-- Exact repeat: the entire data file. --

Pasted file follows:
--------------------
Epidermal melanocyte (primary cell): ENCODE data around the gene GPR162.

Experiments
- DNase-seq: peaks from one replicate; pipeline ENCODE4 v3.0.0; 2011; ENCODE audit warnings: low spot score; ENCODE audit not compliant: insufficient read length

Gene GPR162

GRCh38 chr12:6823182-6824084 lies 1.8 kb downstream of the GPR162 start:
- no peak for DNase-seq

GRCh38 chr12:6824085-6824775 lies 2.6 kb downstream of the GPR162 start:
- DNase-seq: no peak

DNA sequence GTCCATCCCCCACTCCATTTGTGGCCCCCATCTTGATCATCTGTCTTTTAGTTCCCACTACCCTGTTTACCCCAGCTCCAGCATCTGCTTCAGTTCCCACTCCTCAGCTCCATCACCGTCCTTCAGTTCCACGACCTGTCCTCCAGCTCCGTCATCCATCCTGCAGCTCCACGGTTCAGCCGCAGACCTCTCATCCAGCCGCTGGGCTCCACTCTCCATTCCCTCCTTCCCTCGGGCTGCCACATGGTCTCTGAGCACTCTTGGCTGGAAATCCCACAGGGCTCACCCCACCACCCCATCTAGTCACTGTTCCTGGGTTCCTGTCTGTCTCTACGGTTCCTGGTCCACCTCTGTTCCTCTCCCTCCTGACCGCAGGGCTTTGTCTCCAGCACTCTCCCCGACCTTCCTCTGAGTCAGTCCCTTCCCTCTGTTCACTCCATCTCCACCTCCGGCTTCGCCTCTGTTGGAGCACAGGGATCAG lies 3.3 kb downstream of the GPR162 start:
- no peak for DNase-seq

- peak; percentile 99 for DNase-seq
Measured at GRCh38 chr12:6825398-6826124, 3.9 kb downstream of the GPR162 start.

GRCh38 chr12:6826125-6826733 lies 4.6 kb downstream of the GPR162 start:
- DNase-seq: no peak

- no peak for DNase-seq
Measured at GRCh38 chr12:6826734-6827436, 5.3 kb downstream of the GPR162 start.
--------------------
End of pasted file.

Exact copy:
Epidermal melanocyte (primary cell): ENCODE data around the gene GPR162.

Experiments
- DNase-seq: peaks from one replicate; pipeline ENCODE4 v3.0.0; 2011; ENCODE audit warnings: low spot score; ENCODE audit not compliant: insufficient read length

Gene GPR162

GRCh38 chr12:6823182-6824084 lies 1.8 kb downstream of the GPR162 start:
- no peak for DNase-seq

GRCh38 chr12:6824085-6824775 lies 2.6 kb downstream of the GPR162 start:
- DNase-seq: no peak

DNA sequence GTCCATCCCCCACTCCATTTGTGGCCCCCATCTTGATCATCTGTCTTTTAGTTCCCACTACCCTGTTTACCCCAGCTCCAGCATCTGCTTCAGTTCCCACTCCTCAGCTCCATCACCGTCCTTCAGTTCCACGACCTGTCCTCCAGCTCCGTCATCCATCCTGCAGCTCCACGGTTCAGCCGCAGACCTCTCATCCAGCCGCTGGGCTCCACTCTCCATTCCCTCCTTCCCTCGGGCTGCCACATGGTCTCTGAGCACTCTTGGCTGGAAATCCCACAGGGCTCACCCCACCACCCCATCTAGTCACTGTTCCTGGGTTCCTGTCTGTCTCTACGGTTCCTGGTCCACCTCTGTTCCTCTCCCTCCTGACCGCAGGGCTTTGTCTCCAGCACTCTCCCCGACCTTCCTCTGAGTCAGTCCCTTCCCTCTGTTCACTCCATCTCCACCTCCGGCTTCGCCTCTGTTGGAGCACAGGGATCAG lies 3.3 kb downstream of the GPR162 start:
- no peak for DNase-seq

- peak; percentile 99 for DNase-seq
Measured at GRCh38 chr12:6825398-6826124, 3.9 kb downstream of the GPR162 start.

GRCh38 chr12:6826125-6826733 lies 4.6 kb downstream of the GPR162 start:
- DNase-seq: no peak

- no peak for DNase-seq
Measured at GRCh38 chr12:6826734-6827436, 5.3 kb downstream of the GPR162 start.